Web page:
Posted April 01, 2013

Ludwick’s injury could shake up Reds outfield

Cincinnati Reds, Ryan Ludwick, Shin-Soo Choo
Ryan Ludwick

Ryan Ludwick hurt himself on this slide into third base in the third inning. (AP)

The 2013 season isn’t even a full 24 hours old and already we have its first significant on-field injury — at least if we’re not counting all of those significant on-field injuries that took place during spring training or the World Baseball Classic. In the third inning of Monday’s game between the Reds and Angels in Cincinnati, leftfielder Ryan Ludwick caught his right (non-throwing) arm underneath his body while sliding into third base and left the game with a dislocated shoulder. He’ll undergo an MRI, with a stint on the disabled list quite possible unless he suffered all but the mildest of strains.

It’s a tough break for the 34-year-old Ludwick, a late bloomer who didn’t establish himself in the majors until age 28, and who has yet to string together two particularly strong major league seasons in a row. After struggling in 2010 and 2011 as he migrated from the Cardinals to the Padres to the Pirates, he rebounded to hit .275/.346/.531 with 26 homers in 472 plate appearances for the Reds last year, netting himself a two-year, $15 million return engagement.

Even so, one has to wonder if there might be a silver lining here for the Reds. Recall that general manager Walt Jocketty took aim at the team’s gaping void atop the batting order — an unspeakable .208/.254/.327 line from the leadoff spot — by trading outfielder Drew Stubbs and shorstop Didi Gregorius for Shin-Soo Choo right around the time that he re-signed Ludwick. With Ludwick returning, and All-Star Jay Bruce entrenched in rightfield, Jocketty nominated Choo to take over duties in centerfield despite his having started there just 10 times at the major league level, and only once after 2006. If his inexperience weren’t enough to produce some amount of skepticism, the various defensive metrics put Choo at average to below average in rightfield, with both Defensive Runs Saved and Ultimate Zone Rating showing him in double digits below average.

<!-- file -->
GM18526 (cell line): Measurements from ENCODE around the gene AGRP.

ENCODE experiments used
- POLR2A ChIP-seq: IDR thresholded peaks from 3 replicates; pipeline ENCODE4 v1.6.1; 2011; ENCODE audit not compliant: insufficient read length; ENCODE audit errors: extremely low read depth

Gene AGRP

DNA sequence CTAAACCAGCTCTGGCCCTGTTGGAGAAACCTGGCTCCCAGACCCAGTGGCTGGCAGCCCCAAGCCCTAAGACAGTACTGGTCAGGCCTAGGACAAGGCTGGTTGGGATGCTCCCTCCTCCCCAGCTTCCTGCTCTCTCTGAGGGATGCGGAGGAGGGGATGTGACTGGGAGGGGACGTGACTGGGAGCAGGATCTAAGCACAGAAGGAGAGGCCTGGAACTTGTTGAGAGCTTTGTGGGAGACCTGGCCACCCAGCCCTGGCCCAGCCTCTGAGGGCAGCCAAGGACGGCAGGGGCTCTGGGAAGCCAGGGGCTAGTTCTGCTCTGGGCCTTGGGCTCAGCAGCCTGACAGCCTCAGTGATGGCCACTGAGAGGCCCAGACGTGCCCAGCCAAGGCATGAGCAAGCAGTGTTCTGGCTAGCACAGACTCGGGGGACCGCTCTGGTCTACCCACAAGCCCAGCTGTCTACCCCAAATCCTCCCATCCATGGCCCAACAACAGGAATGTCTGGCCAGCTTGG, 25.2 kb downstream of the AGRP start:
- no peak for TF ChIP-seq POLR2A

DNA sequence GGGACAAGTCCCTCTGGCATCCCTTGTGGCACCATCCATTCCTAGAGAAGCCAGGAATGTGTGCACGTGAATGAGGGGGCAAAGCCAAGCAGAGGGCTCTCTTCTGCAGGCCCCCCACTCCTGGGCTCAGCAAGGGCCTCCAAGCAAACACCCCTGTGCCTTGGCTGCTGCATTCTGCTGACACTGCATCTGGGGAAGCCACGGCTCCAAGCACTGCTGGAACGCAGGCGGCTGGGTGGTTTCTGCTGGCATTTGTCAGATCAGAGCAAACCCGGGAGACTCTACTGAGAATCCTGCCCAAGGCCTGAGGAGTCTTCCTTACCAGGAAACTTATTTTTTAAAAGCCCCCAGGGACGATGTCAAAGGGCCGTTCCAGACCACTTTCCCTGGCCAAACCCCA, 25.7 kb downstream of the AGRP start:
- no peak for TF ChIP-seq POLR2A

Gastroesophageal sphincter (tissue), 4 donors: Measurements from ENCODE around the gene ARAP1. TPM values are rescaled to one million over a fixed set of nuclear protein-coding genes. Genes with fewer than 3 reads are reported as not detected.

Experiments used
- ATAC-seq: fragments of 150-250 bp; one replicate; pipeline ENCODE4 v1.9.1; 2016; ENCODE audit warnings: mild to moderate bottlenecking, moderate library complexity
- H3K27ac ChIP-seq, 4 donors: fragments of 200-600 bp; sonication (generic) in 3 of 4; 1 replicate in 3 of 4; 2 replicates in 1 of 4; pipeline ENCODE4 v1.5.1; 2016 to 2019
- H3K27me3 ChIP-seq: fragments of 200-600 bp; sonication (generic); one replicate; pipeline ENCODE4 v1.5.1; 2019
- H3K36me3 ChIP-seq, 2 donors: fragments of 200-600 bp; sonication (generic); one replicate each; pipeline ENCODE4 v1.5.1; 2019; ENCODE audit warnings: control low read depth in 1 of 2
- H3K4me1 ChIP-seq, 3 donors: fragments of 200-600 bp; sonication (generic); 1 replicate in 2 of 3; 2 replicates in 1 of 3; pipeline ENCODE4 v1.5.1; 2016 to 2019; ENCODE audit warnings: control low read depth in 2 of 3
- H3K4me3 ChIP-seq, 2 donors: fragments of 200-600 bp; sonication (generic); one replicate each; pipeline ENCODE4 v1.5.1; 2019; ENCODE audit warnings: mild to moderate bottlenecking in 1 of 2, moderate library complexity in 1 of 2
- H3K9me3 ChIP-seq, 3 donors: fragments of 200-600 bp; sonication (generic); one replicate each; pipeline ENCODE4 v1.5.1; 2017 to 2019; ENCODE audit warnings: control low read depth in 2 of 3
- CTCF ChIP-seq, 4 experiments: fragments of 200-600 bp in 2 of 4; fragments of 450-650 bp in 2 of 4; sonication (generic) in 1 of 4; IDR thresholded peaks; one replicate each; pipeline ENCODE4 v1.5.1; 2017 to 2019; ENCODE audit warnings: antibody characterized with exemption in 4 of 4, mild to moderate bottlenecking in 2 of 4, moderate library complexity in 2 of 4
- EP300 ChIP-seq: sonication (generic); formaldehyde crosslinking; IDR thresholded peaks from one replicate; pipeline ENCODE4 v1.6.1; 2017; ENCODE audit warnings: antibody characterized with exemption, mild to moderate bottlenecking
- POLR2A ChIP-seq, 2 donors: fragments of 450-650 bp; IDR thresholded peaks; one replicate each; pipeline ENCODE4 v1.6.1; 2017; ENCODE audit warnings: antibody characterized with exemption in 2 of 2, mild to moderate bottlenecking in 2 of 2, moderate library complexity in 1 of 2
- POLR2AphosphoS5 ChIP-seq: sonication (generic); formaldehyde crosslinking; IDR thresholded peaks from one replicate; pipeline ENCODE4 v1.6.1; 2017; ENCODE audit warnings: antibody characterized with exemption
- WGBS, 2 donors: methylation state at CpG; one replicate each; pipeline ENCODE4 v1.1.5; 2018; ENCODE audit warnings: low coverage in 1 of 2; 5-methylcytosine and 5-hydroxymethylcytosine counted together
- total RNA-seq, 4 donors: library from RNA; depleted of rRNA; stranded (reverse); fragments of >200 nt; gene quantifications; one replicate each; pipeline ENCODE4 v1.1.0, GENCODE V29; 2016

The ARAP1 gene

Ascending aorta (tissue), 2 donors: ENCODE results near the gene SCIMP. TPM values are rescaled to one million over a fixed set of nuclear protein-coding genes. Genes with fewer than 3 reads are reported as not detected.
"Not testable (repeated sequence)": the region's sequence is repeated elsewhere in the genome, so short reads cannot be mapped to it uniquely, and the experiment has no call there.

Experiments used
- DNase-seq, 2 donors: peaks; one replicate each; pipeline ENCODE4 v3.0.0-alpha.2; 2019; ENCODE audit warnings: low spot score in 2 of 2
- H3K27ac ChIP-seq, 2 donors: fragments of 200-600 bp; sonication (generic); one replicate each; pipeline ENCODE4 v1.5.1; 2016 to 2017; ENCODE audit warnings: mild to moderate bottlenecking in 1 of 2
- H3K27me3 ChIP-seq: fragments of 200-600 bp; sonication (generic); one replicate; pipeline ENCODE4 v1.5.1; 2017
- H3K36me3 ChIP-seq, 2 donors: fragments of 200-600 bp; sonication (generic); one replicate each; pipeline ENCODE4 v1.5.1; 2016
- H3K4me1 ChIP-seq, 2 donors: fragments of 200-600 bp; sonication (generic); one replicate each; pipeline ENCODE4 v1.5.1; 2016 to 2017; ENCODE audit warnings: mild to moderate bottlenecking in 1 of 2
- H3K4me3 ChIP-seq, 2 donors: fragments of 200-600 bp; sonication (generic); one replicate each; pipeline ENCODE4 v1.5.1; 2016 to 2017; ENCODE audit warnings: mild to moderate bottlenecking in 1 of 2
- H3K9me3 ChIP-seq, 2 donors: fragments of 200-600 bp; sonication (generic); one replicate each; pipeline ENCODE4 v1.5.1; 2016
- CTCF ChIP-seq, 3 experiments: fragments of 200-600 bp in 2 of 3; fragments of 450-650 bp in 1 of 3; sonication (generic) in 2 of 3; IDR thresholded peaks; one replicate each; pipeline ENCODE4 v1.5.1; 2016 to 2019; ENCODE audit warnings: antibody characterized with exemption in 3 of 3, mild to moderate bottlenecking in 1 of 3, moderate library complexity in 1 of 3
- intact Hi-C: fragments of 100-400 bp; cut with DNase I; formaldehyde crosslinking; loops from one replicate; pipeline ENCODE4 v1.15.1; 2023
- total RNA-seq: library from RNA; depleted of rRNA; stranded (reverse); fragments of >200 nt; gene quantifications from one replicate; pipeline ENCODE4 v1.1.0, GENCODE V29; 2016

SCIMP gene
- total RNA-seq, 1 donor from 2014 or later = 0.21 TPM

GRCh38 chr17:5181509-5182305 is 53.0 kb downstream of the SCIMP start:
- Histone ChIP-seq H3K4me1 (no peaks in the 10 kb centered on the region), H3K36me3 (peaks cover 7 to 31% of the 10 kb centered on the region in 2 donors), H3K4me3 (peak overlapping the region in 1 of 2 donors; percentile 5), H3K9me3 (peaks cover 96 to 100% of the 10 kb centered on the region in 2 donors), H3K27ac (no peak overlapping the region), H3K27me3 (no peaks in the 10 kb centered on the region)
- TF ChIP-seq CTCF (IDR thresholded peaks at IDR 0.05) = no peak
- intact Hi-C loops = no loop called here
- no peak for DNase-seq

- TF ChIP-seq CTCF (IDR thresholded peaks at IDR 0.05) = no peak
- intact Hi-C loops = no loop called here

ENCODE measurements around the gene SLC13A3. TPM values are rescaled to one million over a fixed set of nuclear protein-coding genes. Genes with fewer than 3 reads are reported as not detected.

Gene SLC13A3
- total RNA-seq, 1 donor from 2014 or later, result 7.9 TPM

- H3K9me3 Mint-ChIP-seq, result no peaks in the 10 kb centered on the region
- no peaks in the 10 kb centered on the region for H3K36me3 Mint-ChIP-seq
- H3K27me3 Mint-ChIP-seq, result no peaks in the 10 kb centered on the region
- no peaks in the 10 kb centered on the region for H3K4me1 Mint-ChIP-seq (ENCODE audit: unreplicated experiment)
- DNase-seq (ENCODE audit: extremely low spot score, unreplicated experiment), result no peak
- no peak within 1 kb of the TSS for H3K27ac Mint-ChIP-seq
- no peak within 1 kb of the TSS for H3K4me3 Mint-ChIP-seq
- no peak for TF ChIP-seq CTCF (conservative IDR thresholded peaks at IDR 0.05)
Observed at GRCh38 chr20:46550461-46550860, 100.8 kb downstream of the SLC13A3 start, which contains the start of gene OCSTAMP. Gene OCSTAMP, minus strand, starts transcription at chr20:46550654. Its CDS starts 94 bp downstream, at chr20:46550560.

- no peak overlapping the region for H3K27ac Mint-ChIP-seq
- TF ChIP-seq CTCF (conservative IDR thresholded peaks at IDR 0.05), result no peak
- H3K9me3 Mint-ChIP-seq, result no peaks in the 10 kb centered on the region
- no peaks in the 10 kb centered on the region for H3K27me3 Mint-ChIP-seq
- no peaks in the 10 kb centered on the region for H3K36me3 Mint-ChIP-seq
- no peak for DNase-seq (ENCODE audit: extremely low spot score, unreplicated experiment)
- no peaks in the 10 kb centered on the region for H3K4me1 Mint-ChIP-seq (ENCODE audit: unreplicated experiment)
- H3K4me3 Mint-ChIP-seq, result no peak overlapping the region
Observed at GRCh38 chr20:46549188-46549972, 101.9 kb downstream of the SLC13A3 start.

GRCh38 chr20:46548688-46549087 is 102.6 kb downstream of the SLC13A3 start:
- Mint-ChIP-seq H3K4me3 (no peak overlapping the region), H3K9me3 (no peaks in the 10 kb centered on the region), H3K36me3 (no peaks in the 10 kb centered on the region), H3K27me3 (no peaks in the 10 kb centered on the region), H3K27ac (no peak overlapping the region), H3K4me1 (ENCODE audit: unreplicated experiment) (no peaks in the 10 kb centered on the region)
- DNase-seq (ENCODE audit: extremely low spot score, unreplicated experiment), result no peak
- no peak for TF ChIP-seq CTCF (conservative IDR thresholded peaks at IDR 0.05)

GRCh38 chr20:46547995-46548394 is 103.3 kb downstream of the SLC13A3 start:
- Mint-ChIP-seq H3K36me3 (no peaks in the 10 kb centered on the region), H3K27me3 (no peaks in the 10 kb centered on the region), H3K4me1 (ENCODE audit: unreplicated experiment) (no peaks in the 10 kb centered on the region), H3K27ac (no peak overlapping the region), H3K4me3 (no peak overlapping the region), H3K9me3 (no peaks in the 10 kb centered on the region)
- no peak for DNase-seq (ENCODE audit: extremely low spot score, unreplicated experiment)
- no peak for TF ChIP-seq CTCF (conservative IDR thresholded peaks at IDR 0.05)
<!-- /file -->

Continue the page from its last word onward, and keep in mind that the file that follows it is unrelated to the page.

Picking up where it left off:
With Ludwick out, the most likely fill-in in the lineup is Chris Heisey, a 28-year-old righty who hit an unspectacular .265/.315/.401 with seven homers last year — down from 18 homers and a .487 slugging percentage the year before — but who does have considerable experience in center. During his three-year major league career, he has 99 starts in the middle pasture, with the metrics showing him right around average. Though manager Dusty Baker used Heisey in left and kept Choo in center on Monday, it seems possible the team will rethink their alignment if they expect Ludwick to miss a substantial portion of the season.

Looking further ahead, centerfield is eventually likely to wind up the province top prospect Billy Hamilton, a 22-year-old speedster who stole a record 155 bases at High-A and Double-A combined last year. He began his conversion from shortstop to center in the Arizona Fall League back in November, and is likely to start the year at Triple-A Louisville so as to  continue improving his flychasing. How Jocketty and Baker would squeeze Ludwick, Choo, Hamilton and Bruce into the lineup if all four were available is a hypothetical they don’t have to address anytime soon. But at least they do have the depth to give themselves multiple options if this injury turns out to be a serious one.

Update: Shortly after I posted this, with the score 1-1 in the 12th inning, Choo misplayed a Peter Bourjos flyball into a one-out triple. Reds pitcher J.J. Hoover escaped that jam by striking out Mike Trout and inducing Erick Aybar to ground out, but he yielded two runs in the next inning as the Reds fell to the Angels, 3-1.

Hat tip to Chad Morimaya for this stellar GIF, which shows that Choo has a ways to go before he wins a Gold Glove. As for Ludwick, he won’t undergo an MRI until Tuesday but Dayton Daily News beat writer Hal McCoy suggested that he could be gone six to eight weeks.

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